More food for thought - let's say that extra $11,000 is paid back over 25 years at 6.45%. The extra interest alone on $11,000 is about $11,165 - so now instead of paying $11,000 more, it's cost you $22,165 more.

Unlike flat screen TVs and computers, building a house doesn't get cheaper year on year, exactly the opposite!

Hmm... I should really start writing a book about building new houses - any readers out there work for a publishing firm?


Friday, February 11, 2011

90 day service: Antenna saga FINALLY ended

Got a txt yesterday from the antenna people - called them back this morning, and by the afternoon someone had come around to finally connect our antenna.

So this is how it goes - when you build a house, you don't get an antenna. Your choice is to
  1. Add the antenna into your contract - let's say it's $400. This is maybe double what it would cost you to do after handover, but you should be able to move right in, plug in your TV and start watching whatever you want to watch.
  2. Organise the antenna to be installed after handover. Might cost you $200. Much less than the builder, but you have to make a few phonecalls.
Anyway, I thought we'd bite the bullet and pay the builder to install it for us... and get the benefit of having it ready to go as soon as we had the keys. Instead, we ended up getting it finally connected nearly five months after we had handover, despite me constantly reminding, calling, emailing Metricon to get it fixed - and it only took a 10 minute visit from the antenna technician.

Anyway, moral of this story is for anyone building a house, whatever you can get done yourself, do it yourself. Things like higher ceilings, floorplan changes, door locations etc you can't really change yourself after handover without spending huge amounts of cash so you'll have to get it drawn into contract.

Here are some things you may consider doing yourself once the house is yours.
  • TV Antenna (See above rant). But not extra TV points, easier & cheaper to do it through the builder.
  • Driveway, outside decking, rendering, stackstone, exterior tiling etc. You could pay $5000 to render your facade through whatever builder, or pay a tradesman $2000 for the same thing, avoiding the builder's markup.
  • Light fittings. You will get standard builder's light fittings in most rooms, which are the cheapest, nastiest things you can get - bare lightbulbs and a plastic hat. But you can choose exactly what light fittings you want, and get an electrician to wire them in later. Note that downlights are a tricky issue -you should put in downlights downstairs (in a 2 storey house) through the builder as it can be impossible or very difficult to add them in after plaster is up (floor trusses can block transformers etc).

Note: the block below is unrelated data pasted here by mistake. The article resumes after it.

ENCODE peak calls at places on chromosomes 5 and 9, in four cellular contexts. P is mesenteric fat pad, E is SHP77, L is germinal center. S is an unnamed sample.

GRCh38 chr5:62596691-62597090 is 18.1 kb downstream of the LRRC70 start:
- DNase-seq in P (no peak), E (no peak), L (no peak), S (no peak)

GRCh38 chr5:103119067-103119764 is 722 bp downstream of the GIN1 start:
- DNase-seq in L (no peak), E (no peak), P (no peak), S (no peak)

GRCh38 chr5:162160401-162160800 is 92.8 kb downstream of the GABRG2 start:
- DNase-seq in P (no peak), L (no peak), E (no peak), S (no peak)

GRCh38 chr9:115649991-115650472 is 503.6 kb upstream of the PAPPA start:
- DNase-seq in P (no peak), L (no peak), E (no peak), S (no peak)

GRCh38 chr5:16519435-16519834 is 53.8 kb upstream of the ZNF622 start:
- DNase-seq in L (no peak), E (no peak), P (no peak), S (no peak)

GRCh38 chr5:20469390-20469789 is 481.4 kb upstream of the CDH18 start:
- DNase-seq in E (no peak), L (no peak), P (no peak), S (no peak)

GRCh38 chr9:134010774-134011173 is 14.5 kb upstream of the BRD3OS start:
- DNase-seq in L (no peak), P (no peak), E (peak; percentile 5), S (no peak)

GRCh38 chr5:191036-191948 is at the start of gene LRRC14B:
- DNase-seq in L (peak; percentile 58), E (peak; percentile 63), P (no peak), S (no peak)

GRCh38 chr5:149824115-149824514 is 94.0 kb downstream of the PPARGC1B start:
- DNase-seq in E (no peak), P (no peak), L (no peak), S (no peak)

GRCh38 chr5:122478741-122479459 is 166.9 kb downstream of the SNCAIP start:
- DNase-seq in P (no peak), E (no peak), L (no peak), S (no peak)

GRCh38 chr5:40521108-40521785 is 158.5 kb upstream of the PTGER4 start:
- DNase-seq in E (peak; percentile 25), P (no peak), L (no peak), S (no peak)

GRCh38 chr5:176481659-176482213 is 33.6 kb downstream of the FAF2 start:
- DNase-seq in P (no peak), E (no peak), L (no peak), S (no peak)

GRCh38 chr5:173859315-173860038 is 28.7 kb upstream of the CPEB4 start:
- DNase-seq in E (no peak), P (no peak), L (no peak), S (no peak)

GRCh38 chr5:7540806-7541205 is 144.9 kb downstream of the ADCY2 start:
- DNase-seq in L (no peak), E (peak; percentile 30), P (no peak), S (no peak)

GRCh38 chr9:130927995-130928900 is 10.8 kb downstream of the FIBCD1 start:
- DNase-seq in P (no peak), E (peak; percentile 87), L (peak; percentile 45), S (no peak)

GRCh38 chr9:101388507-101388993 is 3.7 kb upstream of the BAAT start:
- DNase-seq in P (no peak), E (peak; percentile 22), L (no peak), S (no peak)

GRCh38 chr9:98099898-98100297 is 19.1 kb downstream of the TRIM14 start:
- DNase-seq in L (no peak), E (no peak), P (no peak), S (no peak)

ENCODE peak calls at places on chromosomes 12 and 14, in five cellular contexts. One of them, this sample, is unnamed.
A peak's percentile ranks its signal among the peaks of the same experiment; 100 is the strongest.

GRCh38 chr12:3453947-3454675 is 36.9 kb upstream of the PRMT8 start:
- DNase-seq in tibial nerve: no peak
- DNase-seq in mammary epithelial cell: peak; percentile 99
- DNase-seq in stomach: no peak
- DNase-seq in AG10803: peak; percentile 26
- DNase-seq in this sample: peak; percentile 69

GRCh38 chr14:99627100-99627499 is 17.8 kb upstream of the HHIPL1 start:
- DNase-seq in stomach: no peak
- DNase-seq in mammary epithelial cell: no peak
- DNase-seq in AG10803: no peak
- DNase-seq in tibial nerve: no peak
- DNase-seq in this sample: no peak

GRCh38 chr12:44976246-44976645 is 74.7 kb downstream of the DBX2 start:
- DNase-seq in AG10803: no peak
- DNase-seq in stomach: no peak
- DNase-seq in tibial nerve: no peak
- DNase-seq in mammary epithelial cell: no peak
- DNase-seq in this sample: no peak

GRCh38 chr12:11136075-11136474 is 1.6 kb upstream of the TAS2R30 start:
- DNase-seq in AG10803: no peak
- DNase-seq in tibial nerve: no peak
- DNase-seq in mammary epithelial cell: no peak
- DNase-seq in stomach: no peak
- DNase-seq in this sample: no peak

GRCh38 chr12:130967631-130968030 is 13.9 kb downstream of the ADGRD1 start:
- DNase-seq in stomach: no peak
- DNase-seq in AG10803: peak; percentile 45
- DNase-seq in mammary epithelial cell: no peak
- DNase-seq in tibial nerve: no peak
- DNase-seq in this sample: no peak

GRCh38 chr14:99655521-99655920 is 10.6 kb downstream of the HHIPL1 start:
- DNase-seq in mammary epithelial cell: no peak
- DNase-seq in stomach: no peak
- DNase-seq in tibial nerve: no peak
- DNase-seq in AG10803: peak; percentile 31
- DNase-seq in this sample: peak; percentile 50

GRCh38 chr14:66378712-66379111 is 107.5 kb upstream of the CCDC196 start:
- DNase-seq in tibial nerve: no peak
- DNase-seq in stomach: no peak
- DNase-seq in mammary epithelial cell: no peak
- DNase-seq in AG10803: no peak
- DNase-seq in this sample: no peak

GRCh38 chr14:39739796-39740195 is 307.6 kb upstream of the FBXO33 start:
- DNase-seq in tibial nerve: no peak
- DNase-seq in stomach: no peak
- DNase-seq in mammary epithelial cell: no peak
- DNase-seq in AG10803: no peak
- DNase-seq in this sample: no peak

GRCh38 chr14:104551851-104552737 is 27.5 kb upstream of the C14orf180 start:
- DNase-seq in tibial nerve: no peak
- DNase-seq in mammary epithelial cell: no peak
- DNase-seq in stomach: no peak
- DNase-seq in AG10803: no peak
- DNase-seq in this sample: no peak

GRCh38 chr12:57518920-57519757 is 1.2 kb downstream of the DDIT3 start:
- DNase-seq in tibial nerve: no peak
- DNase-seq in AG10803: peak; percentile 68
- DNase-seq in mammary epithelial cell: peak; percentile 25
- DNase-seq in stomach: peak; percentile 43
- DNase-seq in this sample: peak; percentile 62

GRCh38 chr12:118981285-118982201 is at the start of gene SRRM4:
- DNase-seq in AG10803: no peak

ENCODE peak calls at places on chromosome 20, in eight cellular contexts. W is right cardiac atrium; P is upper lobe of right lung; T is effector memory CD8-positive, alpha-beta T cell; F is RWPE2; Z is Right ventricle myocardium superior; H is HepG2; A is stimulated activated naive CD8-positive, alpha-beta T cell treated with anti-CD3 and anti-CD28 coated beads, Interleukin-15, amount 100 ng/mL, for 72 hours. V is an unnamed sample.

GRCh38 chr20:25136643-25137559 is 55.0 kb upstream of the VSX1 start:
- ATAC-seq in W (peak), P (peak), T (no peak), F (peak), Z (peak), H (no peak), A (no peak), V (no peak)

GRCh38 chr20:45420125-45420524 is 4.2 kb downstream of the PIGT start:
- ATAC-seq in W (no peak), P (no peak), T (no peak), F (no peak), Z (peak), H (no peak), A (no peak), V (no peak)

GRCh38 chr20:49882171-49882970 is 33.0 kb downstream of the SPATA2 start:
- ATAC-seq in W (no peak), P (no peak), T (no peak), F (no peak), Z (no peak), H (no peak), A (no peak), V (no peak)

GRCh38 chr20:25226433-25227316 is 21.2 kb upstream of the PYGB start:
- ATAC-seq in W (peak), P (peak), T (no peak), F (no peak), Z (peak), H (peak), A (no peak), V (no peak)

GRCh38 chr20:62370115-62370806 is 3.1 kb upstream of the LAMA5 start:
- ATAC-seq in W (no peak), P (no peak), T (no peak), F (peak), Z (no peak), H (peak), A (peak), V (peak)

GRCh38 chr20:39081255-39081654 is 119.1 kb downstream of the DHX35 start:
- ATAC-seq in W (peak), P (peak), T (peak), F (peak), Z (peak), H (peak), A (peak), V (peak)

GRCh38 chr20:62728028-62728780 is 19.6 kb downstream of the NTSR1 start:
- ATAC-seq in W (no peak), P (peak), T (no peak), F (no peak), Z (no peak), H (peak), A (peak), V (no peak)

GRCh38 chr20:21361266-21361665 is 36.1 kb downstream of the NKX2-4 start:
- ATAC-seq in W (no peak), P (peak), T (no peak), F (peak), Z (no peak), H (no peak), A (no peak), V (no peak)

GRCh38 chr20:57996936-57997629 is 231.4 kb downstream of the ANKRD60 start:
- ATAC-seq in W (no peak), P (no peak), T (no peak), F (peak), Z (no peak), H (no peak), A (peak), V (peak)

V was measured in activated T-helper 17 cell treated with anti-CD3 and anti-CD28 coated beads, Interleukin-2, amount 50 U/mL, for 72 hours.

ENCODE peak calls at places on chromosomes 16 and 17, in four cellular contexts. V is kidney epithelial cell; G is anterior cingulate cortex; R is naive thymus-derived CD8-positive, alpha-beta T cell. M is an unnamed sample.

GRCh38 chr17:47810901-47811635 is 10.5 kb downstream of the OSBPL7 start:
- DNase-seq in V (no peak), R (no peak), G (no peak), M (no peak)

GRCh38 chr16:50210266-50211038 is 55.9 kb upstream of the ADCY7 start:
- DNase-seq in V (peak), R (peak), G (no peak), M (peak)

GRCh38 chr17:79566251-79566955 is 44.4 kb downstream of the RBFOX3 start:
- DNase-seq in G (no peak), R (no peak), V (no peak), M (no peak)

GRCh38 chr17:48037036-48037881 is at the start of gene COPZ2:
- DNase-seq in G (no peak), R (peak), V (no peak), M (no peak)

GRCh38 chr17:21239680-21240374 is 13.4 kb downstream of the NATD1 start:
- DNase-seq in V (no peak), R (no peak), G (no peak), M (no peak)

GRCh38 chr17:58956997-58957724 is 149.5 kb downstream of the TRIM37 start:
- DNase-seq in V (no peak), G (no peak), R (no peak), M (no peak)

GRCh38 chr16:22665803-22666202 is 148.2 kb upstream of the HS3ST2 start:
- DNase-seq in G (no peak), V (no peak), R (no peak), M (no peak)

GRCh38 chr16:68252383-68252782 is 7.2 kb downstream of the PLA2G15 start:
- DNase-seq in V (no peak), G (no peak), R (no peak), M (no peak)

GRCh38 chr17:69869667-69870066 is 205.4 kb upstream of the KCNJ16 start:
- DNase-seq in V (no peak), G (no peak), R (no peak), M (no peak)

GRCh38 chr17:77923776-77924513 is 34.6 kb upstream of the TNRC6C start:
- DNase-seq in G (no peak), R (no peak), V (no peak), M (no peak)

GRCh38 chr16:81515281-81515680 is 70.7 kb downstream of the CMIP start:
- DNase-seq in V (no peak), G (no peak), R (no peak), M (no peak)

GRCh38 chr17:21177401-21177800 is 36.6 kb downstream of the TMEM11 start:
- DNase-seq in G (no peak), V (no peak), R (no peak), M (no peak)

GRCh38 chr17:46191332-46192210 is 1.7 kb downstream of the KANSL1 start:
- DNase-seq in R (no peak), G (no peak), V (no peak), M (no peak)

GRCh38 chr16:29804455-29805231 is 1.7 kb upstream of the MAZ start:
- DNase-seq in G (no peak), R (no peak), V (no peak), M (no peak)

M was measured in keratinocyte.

• Flooring (carpet, timber etc). You'd probably find better quality and range available cheaper if done yourself after handover. We used Fowles Clayton for our carpet and they did a great job.
  • Window coverings. Same as above. Except don't call Spotlight - they were meant to show up today to measure our remaining windows for custom blinds, and never showed up. Shitty customer service (by not keeping basic promises) is the easiest way to lose not 1, but 1000 customers. Ever been to a Spotlight store and watched 1 person try to serve 500 frustrated customers?
  • Feature walls - if you're handy with a paintbrush, cheap to DIY.
So, things that are integral to the house that you want, or if you're too busy to organise things yourself, get it through the builder. Everything else, organise it yourself if you want better range and price.

So, now only a couple of remaining items for our 90 day inspection - bowed cavity frame in ensuite, and plaster repair and paint in garage.

Ultimately, I'm happy I finally got my antenna connected, but since I paid the builder's premium to get it done during the house construction, it should've been ready at handover 5 months ago, not now. Or at least fixed within a few days of moving in - it's not like it was an expensive thing to organise, and it really soured our new house experience. You don't need a postgraduate degree in marketing to figure out what I'm trying to get across here - but if you do, my consulting services are available!


Tuesday, February 8, 2011

90 day service: General fixing

Had a couple of guys subcontracting from Metricon come in this morning and stay for about 3 hours doing most of the general service items. This included
  • checking all doors for open/closing and latching properly
  • checking all windows for correct opening/closing
  • fixing other misc items from 90 day inspection list
  • checking plumbing - correct filling & drainage and overflow operation
Anyway, the only thing they couldn't fix today was the cavity door in the ensuite - the door is not bowed, but the frame is slightly bowed. Apparently there's a couple of ways to fix it, so when he ges in contact with M they'll let us know how it'll be done.

Still antenna connection and garage cornice fixing also outstanding.

Finally got around to fixing my laptop last night - again, another product warning - DO NOT BUY HP BRANDED STUFF! Overpriced, underperforming, poor product support, zero long-term support (apparently a 3 year old laptop is so obsolete they're not supporting it in any way anymore) and crappy product design (nearly as bad as the xbox 360).

The main problem with HP notebooks - if you should be so daring as to want to actually open or close the screen on the computer, the hinge design is so poor that about 100% or them (more or less) will fracture. See this picture below - there's all the stress of the movement focussed on about 4mm of thin flexible metal. Idiots. Google "HP laptop broken hinge"and see how many million dissatisfied ex-customers HP have made enemies of.

Anyway, I was just about to do this to my DV9000...

but ended up buying some ebay hinges and replacing them myself. Next notebook computer - maybe an Acer (I have one from 2002 that's slow but otherwise works 100%) or Toshiba I think - definitely NOT HP JUNK!